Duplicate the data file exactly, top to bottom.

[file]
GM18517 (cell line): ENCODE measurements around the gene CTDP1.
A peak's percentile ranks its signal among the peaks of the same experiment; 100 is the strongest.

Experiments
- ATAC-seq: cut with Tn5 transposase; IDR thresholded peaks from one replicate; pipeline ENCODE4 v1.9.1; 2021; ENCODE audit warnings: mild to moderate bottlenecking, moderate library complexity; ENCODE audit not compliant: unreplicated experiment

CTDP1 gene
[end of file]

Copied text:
GM18517 (cell line): ENCODE measurements around the gene CTDP1.
A peak's percentile ranks its signal among the peaks of the same experiment; 100 is the strongest.

Experiments
- ATAC-seq: cut with Tn5 transposase; IDR thresholded peaks from one replicate; pipeline ENCODE4 v1.9.1; 2021; ENCODE audit warnings: mild to moderate bottlenecking, moderate library complexity; ENCODE audit not compliant: unreplicated experiment

CTDP1 gene